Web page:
TEMPERANCE — Rod Smith, a longtime United Auto Workers staff member, with Local 12 and then the international union, who closed his career overseeing veterans’ affairs from Solidarity House, died Friday in the Cleveland Clinic. He was 69.
He suffered kidney failure and other health problems that were complications of anti-rejection medication he took after a liver transplant seven years ago, his daughter Kelly said. He was in the hospital much of the last nine months. After his son, Robert, died Nov. 10, Mr. Smith said that “he could either let it make him worse [or] he could take this and fight and try to live and get better,” his daughter recalled. “He stayed very strong, and he really wanted to live.”
Mr. Smith closed his career by working from UAW headquarters, commuting to Solidarity House in Detroit. For a time, he helped members claim strike benefits. He retired in 2000 from the veterans department, and it was among his favorite assignments, his daughter said.
“He was so good at helping the UAW veterans,” she said. “After he retired, people called him all the way up until he was in the hospital, asking his advice. He loved it.”
He became a UAW member in 1964 as an assembler at a plant in his native Muncie, Ind. He became a member of Local 12 in 1969 as an assembler at Champion Spark Plug in Toledo. Union leaders noted early on that he was skilled at his job and willing to help co-workers, his daughter Kimmy said. The leaders urged him to get involved, and he became a steward, was elected to the executive committee and, eventually, as vice chairman of the Local 12 Champion unit.
By 1976, he was a Local 12 staff member and worked with the units that together make up the local. He became an international representative of UAW Region 2B three years later. He frequently was cited in newspaper accounts of negotiations, providing the UAW’s side of stalemates and settlements.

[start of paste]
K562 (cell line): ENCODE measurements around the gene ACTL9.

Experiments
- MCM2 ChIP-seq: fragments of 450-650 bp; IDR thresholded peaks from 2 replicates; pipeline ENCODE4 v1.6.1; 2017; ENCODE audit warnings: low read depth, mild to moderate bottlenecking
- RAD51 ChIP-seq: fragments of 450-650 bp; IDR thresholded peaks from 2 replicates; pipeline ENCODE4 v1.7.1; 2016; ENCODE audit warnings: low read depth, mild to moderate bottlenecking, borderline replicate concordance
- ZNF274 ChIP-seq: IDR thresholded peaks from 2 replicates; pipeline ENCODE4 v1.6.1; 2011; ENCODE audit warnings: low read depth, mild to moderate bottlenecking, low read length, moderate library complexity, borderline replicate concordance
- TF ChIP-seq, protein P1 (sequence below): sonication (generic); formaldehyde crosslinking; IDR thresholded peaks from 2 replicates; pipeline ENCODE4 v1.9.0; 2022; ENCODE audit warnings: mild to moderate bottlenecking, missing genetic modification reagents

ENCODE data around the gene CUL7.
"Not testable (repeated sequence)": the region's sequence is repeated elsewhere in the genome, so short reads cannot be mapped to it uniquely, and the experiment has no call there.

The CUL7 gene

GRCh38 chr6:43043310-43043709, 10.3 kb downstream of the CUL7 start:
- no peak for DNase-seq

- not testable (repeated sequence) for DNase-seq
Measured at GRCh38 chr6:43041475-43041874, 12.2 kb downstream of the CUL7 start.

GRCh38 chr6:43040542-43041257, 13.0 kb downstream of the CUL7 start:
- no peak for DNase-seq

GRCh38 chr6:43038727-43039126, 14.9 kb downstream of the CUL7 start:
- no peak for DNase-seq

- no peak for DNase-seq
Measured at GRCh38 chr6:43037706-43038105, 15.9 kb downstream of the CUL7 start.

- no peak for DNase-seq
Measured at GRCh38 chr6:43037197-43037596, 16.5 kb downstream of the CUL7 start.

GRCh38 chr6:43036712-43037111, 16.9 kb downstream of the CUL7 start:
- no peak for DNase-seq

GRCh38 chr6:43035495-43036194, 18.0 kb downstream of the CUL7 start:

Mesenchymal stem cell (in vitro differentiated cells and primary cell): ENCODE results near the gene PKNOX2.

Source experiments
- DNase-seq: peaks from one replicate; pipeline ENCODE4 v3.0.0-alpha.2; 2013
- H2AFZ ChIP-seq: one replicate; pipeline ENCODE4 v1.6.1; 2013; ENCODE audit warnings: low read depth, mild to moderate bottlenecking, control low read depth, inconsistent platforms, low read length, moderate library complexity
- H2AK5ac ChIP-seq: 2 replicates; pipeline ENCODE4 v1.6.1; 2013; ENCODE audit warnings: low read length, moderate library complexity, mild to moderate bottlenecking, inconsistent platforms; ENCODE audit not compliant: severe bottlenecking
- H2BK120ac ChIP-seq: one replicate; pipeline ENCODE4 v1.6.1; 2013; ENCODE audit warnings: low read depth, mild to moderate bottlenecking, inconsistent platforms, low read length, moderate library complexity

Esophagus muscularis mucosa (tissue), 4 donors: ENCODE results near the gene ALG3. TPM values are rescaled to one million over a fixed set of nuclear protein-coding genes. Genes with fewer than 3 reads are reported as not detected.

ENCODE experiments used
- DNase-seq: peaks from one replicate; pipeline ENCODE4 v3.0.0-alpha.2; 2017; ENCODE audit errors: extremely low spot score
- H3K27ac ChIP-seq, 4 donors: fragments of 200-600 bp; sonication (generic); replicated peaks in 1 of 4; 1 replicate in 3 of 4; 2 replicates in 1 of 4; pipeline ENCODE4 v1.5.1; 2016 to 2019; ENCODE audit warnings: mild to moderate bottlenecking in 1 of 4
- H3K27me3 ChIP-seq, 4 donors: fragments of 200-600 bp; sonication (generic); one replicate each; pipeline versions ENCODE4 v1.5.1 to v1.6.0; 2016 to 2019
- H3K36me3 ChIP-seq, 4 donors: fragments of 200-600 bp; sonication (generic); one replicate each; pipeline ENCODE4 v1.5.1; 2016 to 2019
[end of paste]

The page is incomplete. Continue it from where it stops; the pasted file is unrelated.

“This is where he found his calling, and he genuinely cared,” his daughter Kelly said. When at the bargaining table, facing management, “he was a tough, no-holds-barred person,” she said. “He would not accept anything but what was the best outcome. He was tenacious.
“He had a caring heart for the people — as they say in the union, ‘the brothers and sisters’ — and took that seriously,” she said.
Rodney Nelson Smith was born June 27, 1944, the son of Wanda and Clayton “CJ” Smith. He was a 1963 graduate of Burris Laboratory High School in Muncie. He attended Ball State University and the University of Maryland.
He was a sergeant in the Air Force, serving from 1964-68. On Okinawa, he was part of an aerial refueling support group, and in Oklahoma, he was a technical school instructor.
Surviving are his wife, Sherry, whom he married Jan. 20, 1968; daughters, Kelly Schenavar and Kimberly “Kimmy” Smith, and two grandchildren.
Visitation will be 3-9 p.m. today in the Pawlak Funeral Home, Temperance, where services will be at 11 a.m. Saturday. The family suggests tributes to the American Legion.
Contact Mark Zaborney at: firstname.lastname@example.org or 419-724-6182.
- Monda S. Wade; 1940-2015: Patriotism drove Army nurse who served in Vietnam
- Former U.S. marshal was police officer, security guard
- Emergency physician went backpacking in China visit
- David Baker: 1977-2015; Public defender in juvenile court played football
- Richard Smith: 1930-2015; Bostwick exec had family ties to city firm